In the summer of 1967, in response to violent demonstrations that rocked 164 U.S. cities, the National Advisory Commission on Civil Disorders, a.k.a. the Kerner Commission, was formed. The Commission sought reasons for the disturbances, including the role that law enforcement played. Chief among its research projects was a study of 23 American cities, headed by social psychologist Robert Shellow. An early draft of the scientists’ analysis, titled “The Harvest of American Racism: The Political Meaning of Violence in the Summer of 1967,” provoked the Commission’s staff in November 1967 by uncovering political causes for the unrest; the team of researchers was fired, and the controversial report remained buried at the LBJ Presidential Library until now.
The first publication of the Harvest report half a century later reveals that many of the issues it describes are still with us, including how cities might more effectively and humanely react to groups and communities in protest. In addition to the complete text of the suppressed Harvest report, the book includes an introduction by Robert Shellow that provides useful historical context; personal recollections from four of the report’s surviving social scientists, Robert Shellow, David Boesel, Gary T. Marx, and David O. Sears; and an appendix outlining the differences between the unpublished Harvest analysis and the well-known Kerner Commission Report that followed it.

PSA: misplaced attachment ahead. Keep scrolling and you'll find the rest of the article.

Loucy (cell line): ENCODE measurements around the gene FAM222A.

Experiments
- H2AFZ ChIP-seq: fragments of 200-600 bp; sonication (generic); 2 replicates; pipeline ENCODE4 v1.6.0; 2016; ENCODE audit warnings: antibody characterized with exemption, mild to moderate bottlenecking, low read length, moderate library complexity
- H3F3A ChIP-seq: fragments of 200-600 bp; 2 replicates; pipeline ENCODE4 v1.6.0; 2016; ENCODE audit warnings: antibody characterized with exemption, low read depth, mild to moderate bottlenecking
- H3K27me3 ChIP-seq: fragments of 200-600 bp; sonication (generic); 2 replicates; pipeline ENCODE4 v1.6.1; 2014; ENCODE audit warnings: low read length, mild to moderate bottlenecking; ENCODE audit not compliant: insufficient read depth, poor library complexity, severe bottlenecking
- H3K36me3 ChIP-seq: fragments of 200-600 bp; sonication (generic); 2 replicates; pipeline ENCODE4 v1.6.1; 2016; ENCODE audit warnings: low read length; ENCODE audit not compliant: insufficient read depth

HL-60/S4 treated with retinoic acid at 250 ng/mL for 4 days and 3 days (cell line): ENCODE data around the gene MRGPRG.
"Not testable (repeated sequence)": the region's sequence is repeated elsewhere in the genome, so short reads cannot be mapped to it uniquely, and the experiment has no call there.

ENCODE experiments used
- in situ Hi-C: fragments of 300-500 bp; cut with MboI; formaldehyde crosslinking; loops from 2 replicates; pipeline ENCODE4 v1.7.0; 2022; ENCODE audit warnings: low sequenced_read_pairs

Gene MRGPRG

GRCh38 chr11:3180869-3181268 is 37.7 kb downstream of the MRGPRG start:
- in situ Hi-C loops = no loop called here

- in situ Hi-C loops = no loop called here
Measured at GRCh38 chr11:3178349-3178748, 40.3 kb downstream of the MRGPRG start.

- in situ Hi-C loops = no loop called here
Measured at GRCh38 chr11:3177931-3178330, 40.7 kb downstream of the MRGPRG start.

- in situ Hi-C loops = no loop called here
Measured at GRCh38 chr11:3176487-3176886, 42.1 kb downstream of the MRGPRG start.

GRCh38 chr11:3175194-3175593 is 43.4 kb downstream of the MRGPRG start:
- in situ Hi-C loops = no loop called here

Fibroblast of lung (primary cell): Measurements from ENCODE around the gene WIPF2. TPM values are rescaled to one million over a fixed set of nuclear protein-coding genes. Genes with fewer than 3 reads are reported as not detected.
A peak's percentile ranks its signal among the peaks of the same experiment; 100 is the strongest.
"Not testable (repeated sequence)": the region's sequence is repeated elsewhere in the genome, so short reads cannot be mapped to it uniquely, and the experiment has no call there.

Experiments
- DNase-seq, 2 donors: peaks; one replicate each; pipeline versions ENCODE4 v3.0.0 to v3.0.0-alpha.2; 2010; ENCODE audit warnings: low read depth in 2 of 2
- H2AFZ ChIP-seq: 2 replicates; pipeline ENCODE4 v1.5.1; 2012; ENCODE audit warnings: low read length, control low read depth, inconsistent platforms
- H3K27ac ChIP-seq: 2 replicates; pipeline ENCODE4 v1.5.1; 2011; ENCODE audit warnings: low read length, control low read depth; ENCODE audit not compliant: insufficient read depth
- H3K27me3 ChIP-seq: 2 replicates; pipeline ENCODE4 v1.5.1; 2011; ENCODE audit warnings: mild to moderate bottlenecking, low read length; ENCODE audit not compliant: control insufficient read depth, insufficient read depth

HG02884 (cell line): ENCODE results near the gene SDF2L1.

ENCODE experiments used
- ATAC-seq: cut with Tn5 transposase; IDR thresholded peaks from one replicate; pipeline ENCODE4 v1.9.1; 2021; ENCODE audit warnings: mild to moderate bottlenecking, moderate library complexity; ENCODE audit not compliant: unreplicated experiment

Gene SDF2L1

“The [Harvest of American Racism] report was rejected by Johnson administration functionaries as being far too radical—politically ‘unviable’… Social science can play an extremely positive role in fighting racial and other injustice and inequality, but only if it is matched with a powerful political will to implement the findings. That will has never come from within an American presidential administration—that will has only been forged in black and other radical communities’ movements for justice. The political power for change, as incremental as it has been, has come from within those communities. Washington responds, it does not lead."
—from the Foreword by Michael C. Dawson